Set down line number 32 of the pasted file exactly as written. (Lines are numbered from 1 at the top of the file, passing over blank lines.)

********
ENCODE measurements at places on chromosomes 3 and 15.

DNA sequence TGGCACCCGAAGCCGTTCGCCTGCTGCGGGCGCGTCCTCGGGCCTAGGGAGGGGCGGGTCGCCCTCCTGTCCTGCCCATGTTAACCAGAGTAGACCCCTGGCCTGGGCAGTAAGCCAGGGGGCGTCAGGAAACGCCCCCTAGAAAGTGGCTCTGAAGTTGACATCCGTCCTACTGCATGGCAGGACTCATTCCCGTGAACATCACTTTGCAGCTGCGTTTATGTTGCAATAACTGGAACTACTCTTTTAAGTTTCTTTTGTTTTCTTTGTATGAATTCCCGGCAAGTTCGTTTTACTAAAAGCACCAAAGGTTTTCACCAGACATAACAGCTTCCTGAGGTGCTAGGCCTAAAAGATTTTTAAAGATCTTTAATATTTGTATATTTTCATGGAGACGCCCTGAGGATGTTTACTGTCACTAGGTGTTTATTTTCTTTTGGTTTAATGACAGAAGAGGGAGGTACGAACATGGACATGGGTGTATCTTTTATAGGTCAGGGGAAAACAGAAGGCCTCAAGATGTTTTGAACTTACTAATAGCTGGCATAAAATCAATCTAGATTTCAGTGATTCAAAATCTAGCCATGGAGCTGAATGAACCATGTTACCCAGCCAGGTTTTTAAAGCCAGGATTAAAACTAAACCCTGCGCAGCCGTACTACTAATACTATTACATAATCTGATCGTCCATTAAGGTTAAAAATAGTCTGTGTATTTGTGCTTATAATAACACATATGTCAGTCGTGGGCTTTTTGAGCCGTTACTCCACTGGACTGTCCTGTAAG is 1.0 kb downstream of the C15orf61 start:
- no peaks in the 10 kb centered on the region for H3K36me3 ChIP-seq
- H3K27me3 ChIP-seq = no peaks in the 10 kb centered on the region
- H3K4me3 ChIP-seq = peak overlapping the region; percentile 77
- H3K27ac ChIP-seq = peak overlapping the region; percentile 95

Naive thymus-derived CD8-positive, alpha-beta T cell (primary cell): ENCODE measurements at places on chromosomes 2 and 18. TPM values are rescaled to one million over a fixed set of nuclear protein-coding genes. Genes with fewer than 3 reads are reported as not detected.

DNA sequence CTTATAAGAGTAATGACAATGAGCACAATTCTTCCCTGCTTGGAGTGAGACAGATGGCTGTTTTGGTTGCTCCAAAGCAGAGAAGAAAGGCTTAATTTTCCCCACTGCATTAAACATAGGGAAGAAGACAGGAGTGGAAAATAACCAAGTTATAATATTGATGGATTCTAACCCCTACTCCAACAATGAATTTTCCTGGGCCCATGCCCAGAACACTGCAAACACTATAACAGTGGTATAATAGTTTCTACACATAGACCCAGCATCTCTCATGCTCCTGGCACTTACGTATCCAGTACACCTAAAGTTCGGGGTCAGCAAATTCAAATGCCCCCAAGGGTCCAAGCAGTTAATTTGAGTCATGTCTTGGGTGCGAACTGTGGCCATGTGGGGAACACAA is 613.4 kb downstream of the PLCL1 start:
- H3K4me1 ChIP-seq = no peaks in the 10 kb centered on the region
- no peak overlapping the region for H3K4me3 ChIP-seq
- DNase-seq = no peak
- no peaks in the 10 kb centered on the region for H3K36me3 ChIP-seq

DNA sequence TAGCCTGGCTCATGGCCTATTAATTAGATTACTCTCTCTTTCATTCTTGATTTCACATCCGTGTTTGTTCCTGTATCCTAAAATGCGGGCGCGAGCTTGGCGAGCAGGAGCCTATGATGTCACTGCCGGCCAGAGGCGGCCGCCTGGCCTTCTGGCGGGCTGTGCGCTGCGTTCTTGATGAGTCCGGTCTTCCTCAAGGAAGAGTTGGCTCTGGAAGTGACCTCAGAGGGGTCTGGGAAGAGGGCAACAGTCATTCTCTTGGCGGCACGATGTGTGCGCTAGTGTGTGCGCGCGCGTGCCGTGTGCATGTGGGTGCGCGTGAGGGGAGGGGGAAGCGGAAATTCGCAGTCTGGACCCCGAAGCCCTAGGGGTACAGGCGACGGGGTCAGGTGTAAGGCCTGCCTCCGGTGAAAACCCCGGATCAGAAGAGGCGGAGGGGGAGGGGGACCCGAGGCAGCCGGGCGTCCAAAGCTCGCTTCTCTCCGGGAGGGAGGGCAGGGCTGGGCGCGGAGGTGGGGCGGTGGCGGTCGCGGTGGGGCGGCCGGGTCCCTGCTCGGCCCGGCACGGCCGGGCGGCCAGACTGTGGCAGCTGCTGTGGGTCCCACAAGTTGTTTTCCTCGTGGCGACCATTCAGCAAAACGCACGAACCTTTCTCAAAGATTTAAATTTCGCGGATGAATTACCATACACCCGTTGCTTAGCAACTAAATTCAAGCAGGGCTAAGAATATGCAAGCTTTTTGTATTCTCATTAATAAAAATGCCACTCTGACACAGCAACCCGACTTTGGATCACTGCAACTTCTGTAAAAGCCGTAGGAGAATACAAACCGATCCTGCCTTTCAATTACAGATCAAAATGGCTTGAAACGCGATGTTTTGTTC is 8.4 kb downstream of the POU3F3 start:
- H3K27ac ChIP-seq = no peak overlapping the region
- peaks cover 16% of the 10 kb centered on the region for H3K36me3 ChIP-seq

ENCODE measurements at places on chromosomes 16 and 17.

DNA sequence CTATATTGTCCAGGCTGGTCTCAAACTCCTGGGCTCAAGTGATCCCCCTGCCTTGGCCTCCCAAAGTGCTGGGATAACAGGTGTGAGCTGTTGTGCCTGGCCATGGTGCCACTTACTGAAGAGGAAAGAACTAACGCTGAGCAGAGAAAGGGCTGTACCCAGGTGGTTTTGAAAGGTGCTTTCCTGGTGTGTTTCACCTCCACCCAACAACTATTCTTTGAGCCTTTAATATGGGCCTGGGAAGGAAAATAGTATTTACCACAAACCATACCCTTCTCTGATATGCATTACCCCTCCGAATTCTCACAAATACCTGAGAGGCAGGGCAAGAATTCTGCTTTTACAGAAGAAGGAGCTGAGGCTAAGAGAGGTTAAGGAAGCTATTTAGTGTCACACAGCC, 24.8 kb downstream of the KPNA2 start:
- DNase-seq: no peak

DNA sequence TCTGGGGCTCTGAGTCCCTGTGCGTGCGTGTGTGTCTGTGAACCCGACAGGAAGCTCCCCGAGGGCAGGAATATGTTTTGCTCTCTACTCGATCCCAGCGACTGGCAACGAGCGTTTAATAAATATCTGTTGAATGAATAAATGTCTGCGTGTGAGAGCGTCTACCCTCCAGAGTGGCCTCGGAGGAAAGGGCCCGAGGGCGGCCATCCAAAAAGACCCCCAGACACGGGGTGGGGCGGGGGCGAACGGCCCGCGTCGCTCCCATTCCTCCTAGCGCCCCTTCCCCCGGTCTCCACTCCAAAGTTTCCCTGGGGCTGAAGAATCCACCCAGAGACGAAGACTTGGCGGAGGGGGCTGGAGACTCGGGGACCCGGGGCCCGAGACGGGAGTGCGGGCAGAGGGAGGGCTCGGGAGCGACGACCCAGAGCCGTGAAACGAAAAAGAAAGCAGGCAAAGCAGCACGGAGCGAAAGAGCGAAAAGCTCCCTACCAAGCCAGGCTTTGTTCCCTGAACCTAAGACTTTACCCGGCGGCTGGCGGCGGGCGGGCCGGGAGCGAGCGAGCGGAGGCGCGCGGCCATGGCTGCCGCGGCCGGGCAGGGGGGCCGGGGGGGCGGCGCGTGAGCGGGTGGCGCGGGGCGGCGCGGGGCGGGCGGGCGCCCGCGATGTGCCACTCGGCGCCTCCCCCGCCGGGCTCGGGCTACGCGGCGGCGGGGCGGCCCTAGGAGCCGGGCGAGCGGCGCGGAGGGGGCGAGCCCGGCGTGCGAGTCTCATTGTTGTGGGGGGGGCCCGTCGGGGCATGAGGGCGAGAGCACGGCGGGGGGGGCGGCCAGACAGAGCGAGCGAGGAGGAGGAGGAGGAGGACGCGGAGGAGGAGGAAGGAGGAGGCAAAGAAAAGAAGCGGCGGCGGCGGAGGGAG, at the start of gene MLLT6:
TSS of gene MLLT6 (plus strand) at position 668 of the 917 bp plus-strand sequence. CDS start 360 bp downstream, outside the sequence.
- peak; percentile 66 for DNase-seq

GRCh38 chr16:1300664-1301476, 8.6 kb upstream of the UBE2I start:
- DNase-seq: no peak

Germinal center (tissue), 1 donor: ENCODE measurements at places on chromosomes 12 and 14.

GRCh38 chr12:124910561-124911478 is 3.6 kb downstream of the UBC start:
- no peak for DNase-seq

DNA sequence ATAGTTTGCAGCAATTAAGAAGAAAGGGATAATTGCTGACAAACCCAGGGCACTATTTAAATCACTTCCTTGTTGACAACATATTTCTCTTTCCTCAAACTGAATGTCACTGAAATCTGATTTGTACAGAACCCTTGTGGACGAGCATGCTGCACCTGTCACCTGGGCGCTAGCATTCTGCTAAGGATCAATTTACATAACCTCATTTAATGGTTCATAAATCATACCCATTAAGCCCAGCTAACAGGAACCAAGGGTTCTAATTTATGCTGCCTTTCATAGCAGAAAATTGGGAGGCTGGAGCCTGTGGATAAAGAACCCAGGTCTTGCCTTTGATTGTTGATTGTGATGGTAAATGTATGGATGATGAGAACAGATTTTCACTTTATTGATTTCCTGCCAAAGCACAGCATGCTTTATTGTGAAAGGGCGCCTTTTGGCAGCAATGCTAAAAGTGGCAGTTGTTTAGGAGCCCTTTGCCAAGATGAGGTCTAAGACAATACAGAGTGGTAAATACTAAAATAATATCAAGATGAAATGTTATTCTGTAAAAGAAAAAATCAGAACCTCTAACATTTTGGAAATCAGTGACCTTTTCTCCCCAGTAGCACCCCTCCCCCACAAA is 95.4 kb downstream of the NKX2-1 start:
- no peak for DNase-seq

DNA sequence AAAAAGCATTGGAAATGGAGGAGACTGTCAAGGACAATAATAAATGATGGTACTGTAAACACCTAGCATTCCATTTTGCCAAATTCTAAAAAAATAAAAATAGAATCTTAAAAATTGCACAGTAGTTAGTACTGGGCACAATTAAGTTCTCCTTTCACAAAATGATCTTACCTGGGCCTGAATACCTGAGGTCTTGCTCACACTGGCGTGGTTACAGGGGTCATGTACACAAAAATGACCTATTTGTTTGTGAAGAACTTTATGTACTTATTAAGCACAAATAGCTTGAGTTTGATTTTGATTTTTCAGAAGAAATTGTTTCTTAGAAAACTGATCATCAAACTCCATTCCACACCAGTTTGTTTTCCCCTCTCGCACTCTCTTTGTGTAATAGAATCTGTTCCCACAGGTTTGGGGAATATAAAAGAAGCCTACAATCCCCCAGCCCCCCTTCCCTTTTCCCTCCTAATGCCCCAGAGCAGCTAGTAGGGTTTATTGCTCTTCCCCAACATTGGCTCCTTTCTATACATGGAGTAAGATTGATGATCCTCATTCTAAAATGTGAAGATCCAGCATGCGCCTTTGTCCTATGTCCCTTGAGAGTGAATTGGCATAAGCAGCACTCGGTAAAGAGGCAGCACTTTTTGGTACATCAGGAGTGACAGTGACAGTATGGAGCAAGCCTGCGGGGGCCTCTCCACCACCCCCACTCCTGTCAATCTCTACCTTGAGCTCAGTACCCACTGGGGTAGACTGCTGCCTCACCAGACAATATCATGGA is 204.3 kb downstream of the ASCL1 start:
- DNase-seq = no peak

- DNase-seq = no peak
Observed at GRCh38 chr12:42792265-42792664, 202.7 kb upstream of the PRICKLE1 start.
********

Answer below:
Observed at GRCh38 chr12:42792265-42792664, 202.7 kb upstream of the PRICKLE1 start.